Social Security is much more than a program that’s sole function is concerned with retirement. Social Security can also be a spousal benefit plan and an insurance plan for dependents. AARP's Social Security Question and Answer Tool can assist with practical, comprehensive information about how, in cases of death or divorce, spouses, ex-spouses and families could be eligible to receive benefits based on your earnings. Understand the ways Social Security can adapt to the ever-changing needs of American families, economically and structurally.
Enter a keyword to get all the answers to your Social Security questions.
A: Social Security will usually only pay benefits for eligible children until age 18. — Read Full Answer
A: An eligible dependent and/or child may be able to receive a portion of your retirement benefits when you claim. — Read Full Answer
A: The Social Security benefits your child receives can be taxed but are usually not. — Read Full Answer
A: To find out how much you can collect on a divorced spouse's record, contact the SSA. — Read Full Answer
A: You can contact the Social Security Administration to find out if an ex-spouse has filed a claim on your record. — Read Full Answer
A: An ex-spouse cannot impact the benefits that you receive on their record. — Read Full Answer
A: If you claim benefits before full retirement age you will always receive your own benefit first. — Read Full Answer
A: Claiming will not impact the benefit your divorced spouse is eligible for. — Read Full Answer
A: If you are single you can claim benefits from either marriage. — Read Full Answer
A: A person who is currently married cannot collect benefits on a divorced spouse's record. — Read Full Answer
A: Both a current and former spouse can collect on a person's record at the same time. — Read Full Answer
A: A spouse must be at least 62 to claim benefits. But by filing for early retirement, the benefit will be permanently reduced. — Read Full Answer
A: If you retire early and your own benefit is greater than your spousal benefit, you will be unable to receive the spousal benefit first. — Read Full Answer
A: Your spouse must claim benefits in order for you to get a benefit on their record. — Read Full Answer
A: Spousal benefit reductions vary based on a person's full retirement age. — Read Full Answer
A: On June 26, 2015, the Supreme Court issued a decision in Obergefell v. Hodges, holding that same-sex couples have a constitutional right to marry in all states. — Read Full Answer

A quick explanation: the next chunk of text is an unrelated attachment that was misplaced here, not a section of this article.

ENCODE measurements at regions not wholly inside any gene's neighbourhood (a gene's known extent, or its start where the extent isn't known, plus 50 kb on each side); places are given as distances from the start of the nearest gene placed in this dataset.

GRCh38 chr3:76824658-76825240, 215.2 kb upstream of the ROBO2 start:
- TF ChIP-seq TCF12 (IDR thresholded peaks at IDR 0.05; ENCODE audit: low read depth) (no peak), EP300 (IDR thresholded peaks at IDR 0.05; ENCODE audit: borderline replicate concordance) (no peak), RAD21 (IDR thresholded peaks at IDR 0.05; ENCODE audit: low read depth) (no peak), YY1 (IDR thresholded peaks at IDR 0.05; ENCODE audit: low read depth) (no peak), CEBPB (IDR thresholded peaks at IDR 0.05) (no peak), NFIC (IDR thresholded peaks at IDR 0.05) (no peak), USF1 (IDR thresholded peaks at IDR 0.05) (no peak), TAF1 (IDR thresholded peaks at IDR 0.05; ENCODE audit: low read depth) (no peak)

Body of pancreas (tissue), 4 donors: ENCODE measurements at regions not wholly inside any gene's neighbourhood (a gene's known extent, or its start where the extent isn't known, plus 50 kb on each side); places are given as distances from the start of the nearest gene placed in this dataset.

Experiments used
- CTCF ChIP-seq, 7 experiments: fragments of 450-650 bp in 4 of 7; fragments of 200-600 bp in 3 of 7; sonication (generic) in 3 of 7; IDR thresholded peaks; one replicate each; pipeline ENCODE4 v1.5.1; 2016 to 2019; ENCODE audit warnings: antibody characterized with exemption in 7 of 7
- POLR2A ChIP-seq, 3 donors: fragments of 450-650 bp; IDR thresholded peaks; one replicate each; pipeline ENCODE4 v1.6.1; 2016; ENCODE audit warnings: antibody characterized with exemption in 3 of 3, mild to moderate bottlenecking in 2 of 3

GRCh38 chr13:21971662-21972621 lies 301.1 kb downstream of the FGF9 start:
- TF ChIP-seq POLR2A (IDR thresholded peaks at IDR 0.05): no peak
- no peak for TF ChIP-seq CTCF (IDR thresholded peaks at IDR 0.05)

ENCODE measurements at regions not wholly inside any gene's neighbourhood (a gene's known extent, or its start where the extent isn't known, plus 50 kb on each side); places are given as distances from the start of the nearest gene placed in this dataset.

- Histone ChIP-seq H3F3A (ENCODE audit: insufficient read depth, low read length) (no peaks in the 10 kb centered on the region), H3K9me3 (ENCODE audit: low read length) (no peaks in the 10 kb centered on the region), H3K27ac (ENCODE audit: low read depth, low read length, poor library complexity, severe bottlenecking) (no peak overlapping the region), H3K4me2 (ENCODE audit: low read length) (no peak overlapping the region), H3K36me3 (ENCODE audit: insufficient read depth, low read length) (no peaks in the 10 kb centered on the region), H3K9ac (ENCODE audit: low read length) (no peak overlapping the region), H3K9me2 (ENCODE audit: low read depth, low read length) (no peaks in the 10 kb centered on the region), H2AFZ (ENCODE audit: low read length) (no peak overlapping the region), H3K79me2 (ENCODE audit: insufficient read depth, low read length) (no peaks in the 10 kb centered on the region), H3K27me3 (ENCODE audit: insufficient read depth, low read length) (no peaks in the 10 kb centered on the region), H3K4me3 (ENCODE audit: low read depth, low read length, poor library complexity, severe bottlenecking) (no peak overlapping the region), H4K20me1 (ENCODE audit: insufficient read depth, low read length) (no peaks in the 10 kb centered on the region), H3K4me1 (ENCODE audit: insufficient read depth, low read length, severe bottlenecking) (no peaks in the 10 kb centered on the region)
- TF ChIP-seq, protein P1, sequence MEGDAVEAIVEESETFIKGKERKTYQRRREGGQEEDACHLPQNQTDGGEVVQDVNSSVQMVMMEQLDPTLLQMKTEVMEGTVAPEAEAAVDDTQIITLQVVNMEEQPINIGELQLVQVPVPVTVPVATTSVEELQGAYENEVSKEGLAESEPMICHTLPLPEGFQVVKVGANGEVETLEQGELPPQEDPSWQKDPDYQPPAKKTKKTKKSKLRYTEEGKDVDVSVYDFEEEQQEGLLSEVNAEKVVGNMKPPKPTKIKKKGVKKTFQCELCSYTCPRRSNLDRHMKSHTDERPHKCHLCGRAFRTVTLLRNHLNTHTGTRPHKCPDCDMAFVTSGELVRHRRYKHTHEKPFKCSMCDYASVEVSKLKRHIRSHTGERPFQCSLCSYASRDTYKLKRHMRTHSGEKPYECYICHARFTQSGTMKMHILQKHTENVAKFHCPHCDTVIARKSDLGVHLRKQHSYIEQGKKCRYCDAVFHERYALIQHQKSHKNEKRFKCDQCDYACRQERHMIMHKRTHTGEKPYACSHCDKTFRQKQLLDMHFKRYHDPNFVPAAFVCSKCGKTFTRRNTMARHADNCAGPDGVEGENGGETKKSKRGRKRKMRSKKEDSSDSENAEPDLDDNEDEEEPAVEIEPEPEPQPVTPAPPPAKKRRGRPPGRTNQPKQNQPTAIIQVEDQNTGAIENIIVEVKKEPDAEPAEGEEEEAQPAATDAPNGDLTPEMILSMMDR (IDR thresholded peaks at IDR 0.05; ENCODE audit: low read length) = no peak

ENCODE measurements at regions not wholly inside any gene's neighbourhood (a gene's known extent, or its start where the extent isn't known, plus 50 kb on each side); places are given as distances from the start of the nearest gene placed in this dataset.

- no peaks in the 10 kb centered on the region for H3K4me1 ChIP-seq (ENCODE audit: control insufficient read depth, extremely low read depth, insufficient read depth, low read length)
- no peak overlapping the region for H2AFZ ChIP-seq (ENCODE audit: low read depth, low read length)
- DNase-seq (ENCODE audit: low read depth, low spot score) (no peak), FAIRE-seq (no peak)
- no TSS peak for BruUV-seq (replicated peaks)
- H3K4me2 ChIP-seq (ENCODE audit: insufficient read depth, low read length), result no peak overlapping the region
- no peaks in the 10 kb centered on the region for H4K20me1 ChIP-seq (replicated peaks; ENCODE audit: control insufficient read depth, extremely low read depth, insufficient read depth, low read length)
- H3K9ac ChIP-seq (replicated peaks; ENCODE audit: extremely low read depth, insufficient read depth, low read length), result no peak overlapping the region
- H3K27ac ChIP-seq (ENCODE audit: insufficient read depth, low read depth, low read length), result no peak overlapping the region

Q: If I apply for my own Social Security benefit before my full retirement age, but switch to a spouse benefit based on my husband's work record when I reach full retirement age, will it be reduced because I claimed my own benefit early?
A: Claiming early will permanently reduce both benefits. — Read Full Answer
Q: If I claim my Social Security benefits at age 62 and my wife waits to claim a spouse benefit at age 66, will she receive 50 percent of my full retirement benefit (which I'd be eligible for at full retirement age) or 50 percent of the reduced benefit I would get because I am claiming early?
A: Spousal benefits are always based on the full retirement benefit. — Read Full Answer
A: Delayed retirement credits will not increase the spousal benefit your partner can collect. — Read Full Answer
A: The family maximum only applies when multiple people claim on one record. — Read Full Answer
A: The file and suspend strategy allows couples to collect a spousal benefit while earning delayed retirement credits. — Read Full Answer
A: Federal law requires that Social Security checks not cashed or deposited after one year of the date of issue, void. — Read Full Answer
A: Survivor benefits will not be reduced if you are receiving a government pension that is not based on your earnings. — Read Full Answer
A: If you are remarried, and the second marriage ends, you will again be eligible for benefits on your first spouse's record. — Read Full Answer
A: If your spouse dies you can collect a survivor benefit on their record. — Read Full Answer
A: Since benefits are paid a month behind (e.g. the benefit for January is paid in February), any payment received during the month of death is payable and does not have to be returned. — Read Full Answer